Alzheimer’s is a serious disease that causes memory loss, disorientation, confusion, and problems with reasoning and thinking. The condition is the most common form of dementia, and eventually causes total loss of mental function. Currently there is no cure for Alzheimer’s disease, but there are many treatments available. The drugs available for treatment cannot alter the progressive loss of cells, but they can stabilize the symptoms of the disease. Using the medications may also delay the need for nursing home care. The treatments for the disease include Cholinesterase inhibitors, Memantine, and Vitamin E. The Food and Drug Administration(FDA) approved two classes of drugs for treatment of cognitive symptoms of Alzheimer’s disease.
Cholinesterase inhibitors were the first of two Alzheimer medications approved by the FDA. The three common cholinesterase inhibitors prescribed are donepezil, rivastigmine, and galantamine. Donepezil(Aricept®) is approved by the FDA for use in all stages of the Alzheimer’s disease. Rivastigmine(Exelon®) is approved for treatment of mild to moderate Alzheimer’s. Galantamine(Razadyne®) was also approved for treatment of mild to moderate stages of the disease. Another cholinesterase inhibitor was approved by the FDA in 1993, but it is rarely used. Tacrine(Cognex®) was the first cholinesterase inhibitor, but it is rarely used because it may cause possible liver damage, and other dangerous side effects. The inhibitors were designed to prevent the breakdown of acetylcholine, which is a chemical messenger in the brain that is essential for memory and thinking skills.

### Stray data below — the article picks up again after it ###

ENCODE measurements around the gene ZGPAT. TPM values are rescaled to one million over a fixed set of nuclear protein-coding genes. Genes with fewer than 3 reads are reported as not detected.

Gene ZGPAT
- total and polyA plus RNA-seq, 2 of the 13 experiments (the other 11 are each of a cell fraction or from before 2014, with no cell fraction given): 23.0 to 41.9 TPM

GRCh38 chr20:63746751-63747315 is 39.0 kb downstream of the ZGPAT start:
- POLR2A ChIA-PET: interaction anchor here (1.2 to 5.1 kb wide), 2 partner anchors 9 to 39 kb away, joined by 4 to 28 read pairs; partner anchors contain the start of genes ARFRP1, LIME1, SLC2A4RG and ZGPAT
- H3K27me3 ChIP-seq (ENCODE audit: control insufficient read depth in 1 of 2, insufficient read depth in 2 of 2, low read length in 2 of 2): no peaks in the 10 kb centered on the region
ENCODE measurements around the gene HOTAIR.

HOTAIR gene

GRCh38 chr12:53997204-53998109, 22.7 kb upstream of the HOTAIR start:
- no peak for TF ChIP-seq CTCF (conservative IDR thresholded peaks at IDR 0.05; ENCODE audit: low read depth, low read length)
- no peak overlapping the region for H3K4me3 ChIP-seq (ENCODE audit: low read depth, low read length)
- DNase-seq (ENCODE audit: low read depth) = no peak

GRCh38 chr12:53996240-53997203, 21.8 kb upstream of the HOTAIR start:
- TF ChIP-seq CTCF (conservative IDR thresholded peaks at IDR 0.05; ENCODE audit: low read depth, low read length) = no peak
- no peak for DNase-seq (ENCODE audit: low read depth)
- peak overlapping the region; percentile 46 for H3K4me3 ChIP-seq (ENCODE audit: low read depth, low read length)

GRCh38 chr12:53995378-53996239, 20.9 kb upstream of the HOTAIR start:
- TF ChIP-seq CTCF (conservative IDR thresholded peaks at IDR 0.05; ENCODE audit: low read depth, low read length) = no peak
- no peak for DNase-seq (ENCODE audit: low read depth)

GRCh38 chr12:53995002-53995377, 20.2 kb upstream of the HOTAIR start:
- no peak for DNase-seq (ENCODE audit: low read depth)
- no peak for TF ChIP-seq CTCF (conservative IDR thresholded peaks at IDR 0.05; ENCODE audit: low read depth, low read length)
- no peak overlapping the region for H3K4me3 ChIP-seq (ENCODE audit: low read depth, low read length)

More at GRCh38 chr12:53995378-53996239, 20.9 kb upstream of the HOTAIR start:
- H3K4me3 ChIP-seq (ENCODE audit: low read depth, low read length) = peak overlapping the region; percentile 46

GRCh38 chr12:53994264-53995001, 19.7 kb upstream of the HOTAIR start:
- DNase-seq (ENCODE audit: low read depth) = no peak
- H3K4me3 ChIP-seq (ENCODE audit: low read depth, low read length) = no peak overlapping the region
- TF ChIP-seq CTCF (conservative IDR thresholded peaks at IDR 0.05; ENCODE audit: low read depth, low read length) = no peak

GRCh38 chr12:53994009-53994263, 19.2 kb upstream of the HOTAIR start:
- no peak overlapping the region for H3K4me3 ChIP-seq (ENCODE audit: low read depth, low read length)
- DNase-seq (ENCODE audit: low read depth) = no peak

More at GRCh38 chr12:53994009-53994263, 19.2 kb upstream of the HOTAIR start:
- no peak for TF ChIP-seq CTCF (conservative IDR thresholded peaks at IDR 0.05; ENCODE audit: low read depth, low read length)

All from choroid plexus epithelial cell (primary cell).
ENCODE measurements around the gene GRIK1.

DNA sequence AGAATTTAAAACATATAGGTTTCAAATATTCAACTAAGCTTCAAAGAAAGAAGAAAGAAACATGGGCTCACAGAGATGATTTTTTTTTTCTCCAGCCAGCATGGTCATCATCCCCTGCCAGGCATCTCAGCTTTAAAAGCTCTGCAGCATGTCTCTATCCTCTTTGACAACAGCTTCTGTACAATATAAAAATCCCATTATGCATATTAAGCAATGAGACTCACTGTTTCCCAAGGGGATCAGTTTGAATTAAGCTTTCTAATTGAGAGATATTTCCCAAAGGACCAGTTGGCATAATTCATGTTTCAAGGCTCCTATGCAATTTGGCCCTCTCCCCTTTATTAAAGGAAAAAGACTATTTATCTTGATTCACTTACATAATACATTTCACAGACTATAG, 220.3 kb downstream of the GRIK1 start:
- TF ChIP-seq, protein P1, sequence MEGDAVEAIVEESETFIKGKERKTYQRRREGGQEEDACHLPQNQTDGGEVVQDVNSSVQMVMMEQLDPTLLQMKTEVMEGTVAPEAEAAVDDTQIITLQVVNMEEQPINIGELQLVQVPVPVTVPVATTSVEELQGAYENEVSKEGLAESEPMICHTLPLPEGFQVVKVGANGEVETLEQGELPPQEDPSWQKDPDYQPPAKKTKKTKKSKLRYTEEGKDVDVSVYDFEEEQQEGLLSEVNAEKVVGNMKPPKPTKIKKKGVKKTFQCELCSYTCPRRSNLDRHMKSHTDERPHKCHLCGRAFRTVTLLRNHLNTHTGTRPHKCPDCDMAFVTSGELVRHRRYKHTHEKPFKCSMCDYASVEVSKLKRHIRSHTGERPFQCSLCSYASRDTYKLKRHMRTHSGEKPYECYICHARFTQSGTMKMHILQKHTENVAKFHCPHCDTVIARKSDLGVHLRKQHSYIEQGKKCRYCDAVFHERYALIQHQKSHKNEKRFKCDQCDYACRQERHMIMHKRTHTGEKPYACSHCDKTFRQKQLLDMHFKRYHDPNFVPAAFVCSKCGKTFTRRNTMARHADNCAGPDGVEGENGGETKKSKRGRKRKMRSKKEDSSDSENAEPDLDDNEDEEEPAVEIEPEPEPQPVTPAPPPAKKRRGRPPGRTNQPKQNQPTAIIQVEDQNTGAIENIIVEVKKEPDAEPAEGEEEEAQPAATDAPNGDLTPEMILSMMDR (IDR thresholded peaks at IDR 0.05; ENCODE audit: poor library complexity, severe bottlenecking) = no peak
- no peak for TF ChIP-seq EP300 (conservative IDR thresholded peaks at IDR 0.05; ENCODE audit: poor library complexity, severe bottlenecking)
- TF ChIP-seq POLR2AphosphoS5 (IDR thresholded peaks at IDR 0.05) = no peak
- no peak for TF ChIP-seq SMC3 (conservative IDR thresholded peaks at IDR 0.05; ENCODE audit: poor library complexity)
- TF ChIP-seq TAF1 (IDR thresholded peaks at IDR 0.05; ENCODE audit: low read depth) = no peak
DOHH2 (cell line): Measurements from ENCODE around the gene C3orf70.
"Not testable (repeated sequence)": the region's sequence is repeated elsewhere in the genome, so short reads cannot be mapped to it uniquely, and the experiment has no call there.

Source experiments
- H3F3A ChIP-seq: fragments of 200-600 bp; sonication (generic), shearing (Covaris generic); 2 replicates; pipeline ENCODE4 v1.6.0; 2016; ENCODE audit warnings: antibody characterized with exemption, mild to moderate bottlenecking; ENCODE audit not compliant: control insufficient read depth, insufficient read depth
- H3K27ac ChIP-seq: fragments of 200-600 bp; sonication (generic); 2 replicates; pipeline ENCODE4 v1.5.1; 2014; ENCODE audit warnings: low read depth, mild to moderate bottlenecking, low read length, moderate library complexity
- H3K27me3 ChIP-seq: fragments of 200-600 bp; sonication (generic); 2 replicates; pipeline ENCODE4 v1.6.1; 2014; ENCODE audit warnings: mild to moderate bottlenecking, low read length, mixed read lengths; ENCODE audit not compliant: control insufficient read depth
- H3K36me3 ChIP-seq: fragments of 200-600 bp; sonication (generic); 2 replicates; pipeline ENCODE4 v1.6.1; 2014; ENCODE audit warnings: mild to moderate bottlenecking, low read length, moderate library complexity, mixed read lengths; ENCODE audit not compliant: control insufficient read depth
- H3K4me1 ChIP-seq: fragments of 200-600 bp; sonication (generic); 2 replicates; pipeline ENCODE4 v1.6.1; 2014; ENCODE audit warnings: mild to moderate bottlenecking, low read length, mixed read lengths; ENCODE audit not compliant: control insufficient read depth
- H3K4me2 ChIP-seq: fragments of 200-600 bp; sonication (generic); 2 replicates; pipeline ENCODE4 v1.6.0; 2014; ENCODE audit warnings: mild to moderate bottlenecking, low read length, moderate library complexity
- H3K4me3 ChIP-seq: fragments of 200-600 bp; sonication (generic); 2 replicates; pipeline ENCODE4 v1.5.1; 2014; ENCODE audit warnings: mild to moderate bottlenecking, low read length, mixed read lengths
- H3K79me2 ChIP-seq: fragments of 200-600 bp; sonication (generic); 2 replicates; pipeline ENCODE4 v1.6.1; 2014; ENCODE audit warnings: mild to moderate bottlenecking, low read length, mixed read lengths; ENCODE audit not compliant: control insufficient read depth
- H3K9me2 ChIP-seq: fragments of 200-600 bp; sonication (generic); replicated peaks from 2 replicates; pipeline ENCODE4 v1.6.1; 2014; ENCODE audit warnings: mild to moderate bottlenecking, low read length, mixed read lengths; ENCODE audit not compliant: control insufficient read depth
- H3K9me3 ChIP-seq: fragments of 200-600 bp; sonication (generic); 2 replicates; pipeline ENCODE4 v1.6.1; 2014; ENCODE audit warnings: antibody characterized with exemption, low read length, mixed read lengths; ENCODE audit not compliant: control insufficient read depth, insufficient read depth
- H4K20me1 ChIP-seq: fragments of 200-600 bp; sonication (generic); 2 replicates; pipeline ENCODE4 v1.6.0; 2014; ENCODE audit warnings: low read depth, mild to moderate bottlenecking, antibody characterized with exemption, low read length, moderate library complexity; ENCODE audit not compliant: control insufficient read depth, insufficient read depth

The drugs are used to keep acetylcholine levels high, even when the cells that produce the chemical messenger continue to die. Approximately, half of the individuals who take cholinesterase inhibitors experience a moderate improvement in the cognitive symptoms of Alzheimer’s. Memantine(Namenda®) was approved by the FDA in 2003 for the treatment of moderate to severe Alzheimer’s disease. This drug is classified as an uncompetitive low-to-moderate affinity N-methyl-D-aspartate (NMDA) receptor antagonist, which is the first Alzheimer treatment of this type approved in the U.S. Memantine works by regulating the activity of glutamate, which is one of the brain’s specialized messenger chemicals involved in information processing, storage, and retrieval.
The messenger chemical, glutamate has an essential role in learning and memory. The chemical triggers NMDA receptors to allow a controlled amount of calcium to be released into a nerve cell, creating the chemical environment needed for information storage. If there is an excessive amount of glutamate, then the NMDA receptors will be overstimulated, and too much calcium will flow into nerve cells, causing disruption and death of cells. Memantine can protect cells against excess glutamate by partially blocking the NMDA receptors.
Vitamin E supplements may also be used as treatment for Alzheimer’s disease, because they may help protect brain cells against attacks. Cell functions may create free radicals, which are a type of oxygen molecule that can damage cell structures and genetic material. The damage done by free radicals is called oxidative stress, and may have a role in Alzheimer’s disease. Aging causes some of the bodies natural defenses to decline, including the body’s ability to create the antioxidants vitamin C and vitamin E. Taking vitamin E supplements can help effectively fight the symptoms of Alzheimer’s.